Mid-Life Cycling

Mid-Life Cycling

14 June 2017

I Am A Robber And A Loser. But Do I Deserve This?

I'm all for trying to reform and rehabilitate offenders--until, of course, the offense is against me.  Then I want to throw the book at the offender!

All right, that's an exaggeration--but only somewhat.  Even the most fervent advocate of capital punishment does not believe it should be used against, say, thieves.  (At least I hope and assume that's the case!)  But, hey, when someone steals from us, especially something we love and depend on--our bikes,  that person becomes Jack The Ripper, John Dillinger and Willie Sutton all rolled up into one.  And we want to see that person punished--and get our bikes back.

Now, of course, we have different ideas as to what constitutes appropriate punishment for a bike thief.  A relative of mine believes that "we should do like they do in Saudi Arabia" and cut off the hands of thieves.  

(By the way, that practice, as barbaric as it is, actually isn't as common as my relative and others seem to think it is.)

Of course, I don't advocate anything like that.  At least, I haven't favored it since I calmed down from the last bike theft I suffered.  And there are some punishments that I think are too extreme even for bike thieves:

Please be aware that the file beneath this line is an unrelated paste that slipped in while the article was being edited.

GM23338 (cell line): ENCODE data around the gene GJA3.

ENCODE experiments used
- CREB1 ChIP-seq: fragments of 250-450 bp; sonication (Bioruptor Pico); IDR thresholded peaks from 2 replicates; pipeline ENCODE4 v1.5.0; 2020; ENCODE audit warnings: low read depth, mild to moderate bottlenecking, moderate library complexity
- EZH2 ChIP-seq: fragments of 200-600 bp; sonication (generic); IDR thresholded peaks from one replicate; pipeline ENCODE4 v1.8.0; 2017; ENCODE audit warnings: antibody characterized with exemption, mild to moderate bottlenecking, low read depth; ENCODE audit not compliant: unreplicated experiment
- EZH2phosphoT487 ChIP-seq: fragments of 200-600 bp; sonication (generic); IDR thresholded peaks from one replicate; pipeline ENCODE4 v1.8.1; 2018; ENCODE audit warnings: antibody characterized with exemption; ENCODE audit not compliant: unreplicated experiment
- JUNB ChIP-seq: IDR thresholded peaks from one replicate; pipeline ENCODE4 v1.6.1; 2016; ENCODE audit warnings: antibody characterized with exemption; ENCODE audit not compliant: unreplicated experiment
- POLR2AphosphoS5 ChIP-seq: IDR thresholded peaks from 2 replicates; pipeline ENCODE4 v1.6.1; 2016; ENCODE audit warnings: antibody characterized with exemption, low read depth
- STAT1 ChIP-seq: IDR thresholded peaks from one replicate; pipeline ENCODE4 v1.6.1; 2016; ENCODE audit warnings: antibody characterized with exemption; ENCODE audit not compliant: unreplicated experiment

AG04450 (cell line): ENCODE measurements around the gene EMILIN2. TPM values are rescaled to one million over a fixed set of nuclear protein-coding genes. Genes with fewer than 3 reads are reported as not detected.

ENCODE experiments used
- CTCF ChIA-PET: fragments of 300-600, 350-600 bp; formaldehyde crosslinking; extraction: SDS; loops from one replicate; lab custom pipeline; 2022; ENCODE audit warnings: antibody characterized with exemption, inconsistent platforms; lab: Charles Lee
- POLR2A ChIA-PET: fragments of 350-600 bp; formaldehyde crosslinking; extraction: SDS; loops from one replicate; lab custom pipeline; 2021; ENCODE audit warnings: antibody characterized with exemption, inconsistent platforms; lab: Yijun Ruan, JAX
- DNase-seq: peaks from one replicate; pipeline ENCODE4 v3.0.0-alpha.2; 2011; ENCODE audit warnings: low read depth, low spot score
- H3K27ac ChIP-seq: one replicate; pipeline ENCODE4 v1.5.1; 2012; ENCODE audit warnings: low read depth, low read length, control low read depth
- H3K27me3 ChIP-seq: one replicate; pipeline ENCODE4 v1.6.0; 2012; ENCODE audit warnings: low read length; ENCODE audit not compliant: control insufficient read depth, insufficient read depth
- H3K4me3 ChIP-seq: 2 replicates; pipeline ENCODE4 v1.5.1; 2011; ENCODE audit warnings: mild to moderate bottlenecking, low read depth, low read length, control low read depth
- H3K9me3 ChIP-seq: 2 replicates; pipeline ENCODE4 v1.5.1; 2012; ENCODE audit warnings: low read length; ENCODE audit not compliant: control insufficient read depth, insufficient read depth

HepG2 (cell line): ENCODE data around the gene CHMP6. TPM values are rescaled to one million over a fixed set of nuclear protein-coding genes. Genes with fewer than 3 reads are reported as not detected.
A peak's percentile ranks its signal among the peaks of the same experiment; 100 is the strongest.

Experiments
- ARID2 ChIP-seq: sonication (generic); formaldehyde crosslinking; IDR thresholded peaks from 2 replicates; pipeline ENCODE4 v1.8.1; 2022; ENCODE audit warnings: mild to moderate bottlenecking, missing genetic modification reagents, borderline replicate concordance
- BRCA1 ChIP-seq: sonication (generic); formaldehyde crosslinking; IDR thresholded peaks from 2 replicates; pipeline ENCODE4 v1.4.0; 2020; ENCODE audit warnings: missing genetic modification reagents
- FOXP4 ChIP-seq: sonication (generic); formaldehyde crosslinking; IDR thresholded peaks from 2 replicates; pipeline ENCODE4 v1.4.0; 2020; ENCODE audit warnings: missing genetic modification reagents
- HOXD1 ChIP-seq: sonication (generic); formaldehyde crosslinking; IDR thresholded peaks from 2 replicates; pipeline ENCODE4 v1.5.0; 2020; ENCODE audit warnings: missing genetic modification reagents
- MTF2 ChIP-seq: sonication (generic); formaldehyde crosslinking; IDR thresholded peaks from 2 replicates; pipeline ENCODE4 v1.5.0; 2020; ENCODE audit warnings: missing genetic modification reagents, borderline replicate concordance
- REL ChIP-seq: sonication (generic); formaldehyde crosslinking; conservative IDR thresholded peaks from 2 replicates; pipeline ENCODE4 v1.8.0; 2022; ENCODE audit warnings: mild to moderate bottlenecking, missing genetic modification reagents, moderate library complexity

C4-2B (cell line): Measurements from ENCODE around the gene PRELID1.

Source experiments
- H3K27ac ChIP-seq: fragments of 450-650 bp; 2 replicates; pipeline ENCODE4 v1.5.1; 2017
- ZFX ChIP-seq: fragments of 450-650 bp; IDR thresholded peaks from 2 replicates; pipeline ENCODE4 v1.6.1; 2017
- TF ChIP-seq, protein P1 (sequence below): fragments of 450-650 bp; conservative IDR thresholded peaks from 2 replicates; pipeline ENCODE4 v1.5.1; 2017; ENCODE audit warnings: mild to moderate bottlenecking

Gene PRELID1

Now, I don't read Portuguese, but I understand enough French, Spanish and Italian to figure out that the 17-year-old boy's forehead tatoo reads something like, "I am a robber and a loser."  The AP translated it as "thief and loser", but the tatoo artist fancied himself as a bit of a poet:  "ladrao" rhymes with "vacilao", which is why I chose "robber".

The "branding" was indeed done by a 27-year-old tatoo artist, one Maycon Wesley Carvalho dos Reis. (Say that three times fast!) His friend, 29-year-old bricklayer Ronildo Moreira de Araujo, caught the boy trying to steal a bike in a city near Sao Paolo, Brazil.  When de Araujo and dos Reis were arrested, they said they were trying to teach the boy, and all thieves, a lesson.

The boy has been unnamed because Brazilian law prohibits the press from identifying minors.  Jurisprudence in the land of Ordem e Progresso also defines torture--the charge against de Araujo and dos Reis-- as a "heinous" crime, meaning its perpetrators cannot be released on bail. 

They were caught thanks to someone who captured them on a cellphone video when they apprehended the teenaged would-be thief.  As for that boy:  Volunteers have set up an internet funding page to raise money for his tatoo removal.

Now, I think what those men did was just a bit much.  Just a bit.  And I suspect that I'll feel that way--at least, as long as I don't lose another bike of mine to some thief! ;-) 

2 comments:

  1. Sadly there is nothing which justifies the name "punishment" handed out to criminals which goes anywhere towards deterring them. Meanwhile we live in a world burdened with excessive security and the enormous cost associated with it...

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  2. Coline--Isn't it interesting that those countries (and cities) that spend the most on security are the least secure?

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